Those of us at a certain age (ahem) grew up in a simpler time. Email was largely unheard of. There was no social media, no Facebook, Twitter or Instagram. There was no e-commerce, no Amazon, Alibaba or Taobao. No online banking. No online dating. Credit card transactions were processed manually. Local businesses accepted personal checks.
In short, there really wasn’t any such thing as a “digital footprint,” where personal information resides virtually, in an electronic ether, potentially available for anyone to see.
But over the last two decades, we’ve moved more and more of our lives into that realm. And almost as soon as we began, people attempted to gain inappropriate access to information of all kinds.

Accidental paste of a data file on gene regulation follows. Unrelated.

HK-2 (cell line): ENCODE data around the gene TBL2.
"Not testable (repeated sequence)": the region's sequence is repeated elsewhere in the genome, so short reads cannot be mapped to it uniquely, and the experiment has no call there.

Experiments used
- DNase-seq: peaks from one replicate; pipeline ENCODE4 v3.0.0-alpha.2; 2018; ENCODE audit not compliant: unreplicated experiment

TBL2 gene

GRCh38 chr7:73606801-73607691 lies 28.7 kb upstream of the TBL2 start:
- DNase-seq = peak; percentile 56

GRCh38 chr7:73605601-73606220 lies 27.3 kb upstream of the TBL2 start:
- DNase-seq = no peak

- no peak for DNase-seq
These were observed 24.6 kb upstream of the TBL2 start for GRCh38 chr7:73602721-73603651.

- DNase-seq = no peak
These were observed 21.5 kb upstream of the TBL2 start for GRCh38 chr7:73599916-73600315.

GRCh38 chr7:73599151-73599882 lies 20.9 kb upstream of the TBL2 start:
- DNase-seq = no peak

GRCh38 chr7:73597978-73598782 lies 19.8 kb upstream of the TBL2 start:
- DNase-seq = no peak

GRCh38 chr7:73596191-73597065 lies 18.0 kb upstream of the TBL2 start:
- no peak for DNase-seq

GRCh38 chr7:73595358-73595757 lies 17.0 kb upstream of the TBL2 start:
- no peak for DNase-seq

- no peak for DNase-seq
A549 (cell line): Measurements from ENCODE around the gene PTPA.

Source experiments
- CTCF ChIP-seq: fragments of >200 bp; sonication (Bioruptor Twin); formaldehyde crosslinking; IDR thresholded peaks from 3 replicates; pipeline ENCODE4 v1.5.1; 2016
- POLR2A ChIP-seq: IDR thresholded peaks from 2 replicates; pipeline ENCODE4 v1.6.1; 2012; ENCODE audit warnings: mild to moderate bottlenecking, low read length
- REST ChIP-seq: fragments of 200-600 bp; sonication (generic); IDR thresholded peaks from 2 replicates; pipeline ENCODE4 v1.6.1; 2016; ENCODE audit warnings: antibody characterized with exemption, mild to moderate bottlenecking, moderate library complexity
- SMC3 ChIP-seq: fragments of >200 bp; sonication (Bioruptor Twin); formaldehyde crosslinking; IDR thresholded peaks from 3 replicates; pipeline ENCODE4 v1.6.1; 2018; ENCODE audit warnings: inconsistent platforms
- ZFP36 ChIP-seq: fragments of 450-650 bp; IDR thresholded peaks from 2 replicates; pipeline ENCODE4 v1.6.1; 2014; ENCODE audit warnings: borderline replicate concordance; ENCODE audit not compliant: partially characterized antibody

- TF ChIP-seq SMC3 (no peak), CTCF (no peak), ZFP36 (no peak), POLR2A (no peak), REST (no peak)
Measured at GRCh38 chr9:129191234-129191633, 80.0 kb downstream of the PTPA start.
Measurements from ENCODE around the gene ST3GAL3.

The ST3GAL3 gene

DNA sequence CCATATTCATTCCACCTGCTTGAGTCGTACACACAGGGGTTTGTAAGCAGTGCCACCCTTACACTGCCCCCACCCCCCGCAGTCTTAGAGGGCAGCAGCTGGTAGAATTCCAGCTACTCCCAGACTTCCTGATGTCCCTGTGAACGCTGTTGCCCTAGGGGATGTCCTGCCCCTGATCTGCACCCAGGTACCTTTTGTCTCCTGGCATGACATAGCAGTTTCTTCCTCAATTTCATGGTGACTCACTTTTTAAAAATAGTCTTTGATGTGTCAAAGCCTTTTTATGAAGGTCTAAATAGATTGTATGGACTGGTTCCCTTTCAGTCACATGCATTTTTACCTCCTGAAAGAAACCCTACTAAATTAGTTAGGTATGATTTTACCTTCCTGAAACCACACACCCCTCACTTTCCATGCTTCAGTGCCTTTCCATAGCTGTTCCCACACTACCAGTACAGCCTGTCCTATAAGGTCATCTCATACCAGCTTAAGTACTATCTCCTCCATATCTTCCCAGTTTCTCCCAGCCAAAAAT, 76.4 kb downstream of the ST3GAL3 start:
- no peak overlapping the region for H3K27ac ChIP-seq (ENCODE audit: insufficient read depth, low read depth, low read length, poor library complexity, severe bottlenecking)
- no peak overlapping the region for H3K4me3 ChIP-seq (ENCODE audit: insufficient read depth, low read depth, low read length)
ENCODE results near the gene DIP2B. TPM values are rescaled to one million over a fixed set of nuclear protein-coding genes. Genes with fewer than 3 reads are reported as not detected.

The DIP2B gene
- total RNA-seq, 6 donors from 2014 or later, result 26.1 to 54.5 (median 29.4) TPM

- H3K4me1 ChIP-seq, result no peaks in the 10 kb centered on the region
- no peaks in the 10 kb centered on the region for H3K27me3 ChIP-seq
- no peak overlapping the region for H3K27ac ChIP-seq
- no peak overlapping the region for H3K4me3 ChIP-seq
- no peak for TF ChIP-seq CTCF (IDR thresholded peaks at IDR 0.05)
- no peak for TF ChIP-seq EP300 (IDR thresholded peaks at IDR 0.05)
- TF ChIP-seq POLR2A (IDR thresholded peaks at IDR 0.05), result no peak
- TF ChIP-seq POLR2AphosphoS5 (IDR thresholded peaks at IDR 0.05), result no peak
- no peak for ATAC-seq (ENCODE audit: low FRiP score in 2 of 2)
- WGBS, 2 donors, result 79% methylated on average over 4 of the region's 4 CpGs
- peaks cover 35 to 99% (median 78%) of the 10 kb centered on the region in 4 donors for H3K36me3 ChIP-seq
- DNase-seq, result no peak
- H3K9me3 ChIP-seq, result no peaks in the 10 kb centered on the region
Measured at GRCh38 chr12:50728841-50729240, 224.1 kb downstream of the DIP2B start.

Today we are still adjusting to this new reality. With each new service that comes online, we move more of our lives, more of ourselves, into the digital world. Our digital footprints roam farther and wider.
And at this point, there have been so many high-profile breaches that a person’s entire life could be laid out, triangulated and, ultimately, faked by someone with the wrong set of intentions.